Andrew Jackson’s first inauguration turned into the wildest party that the White House has ever seen! He hosted an ‘open house’ at the White House for the public to attend. Over 20,000 people showed up, broke White House furniture and china as they stood on chairs to try to get a glimpse of the new president, and some even climbed in windows to get into the party! President Jackson was whisked away from the chaos and bowls of punch were placed on the White House lawn to lure the revelers out of the house.

At Dwight D. Eisenhower’s inauguration in 1953, a cowboy on horseback actually lassoed the new President! Don’t worry– this was all planned in advance as part of the show!

Special speeches

The longest inaugural speech was given by the President who served the shortest time. William Henry Harrison gave an 8,445 word speech that ran around two hours long in the chilly weather. (For comparison, President Biden’s inaugural address was around 2,500 words, slightly over the average of 2,337.) Harrison only served for 31 days before he passed away, making him the first President to die in office. Who gave the shortest inaugural address? George Washington, whose second inaugural address was only 135 words long!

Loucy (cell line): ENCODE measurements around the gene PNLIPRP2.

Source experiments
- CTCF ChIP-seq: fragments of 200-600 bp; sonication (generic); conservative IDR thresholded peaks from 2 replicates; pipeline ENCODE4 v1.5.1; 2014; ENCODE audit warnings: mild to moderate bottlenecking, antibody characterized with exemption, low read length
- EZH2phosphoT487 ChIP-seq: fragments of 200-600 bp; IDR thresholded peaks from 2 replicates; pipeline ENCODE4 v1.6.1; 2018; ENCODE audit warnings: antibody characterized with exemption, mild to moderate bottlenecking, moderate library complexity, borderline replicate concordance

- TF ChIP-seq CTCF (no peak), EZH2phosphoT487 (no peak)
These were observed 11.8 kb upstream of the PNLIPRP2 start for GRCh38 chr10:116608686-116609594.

Over the centuries, technology has made inaugural addresses more accessible to the public. Thomas Jefferson’s was the first to be published in a newspaper, while James K. Polk’s in 1849 was the first transmitted by telegraph. Audiences in 1925 got to hear Calvin Coolidge’s inaugural address over the radio, while moviegoers in 1929 could watch Herbert Hoover’s on a newsreel. Inaugurations weren’t shown on television for twenty more years, when Harry S. Truman was sworn in.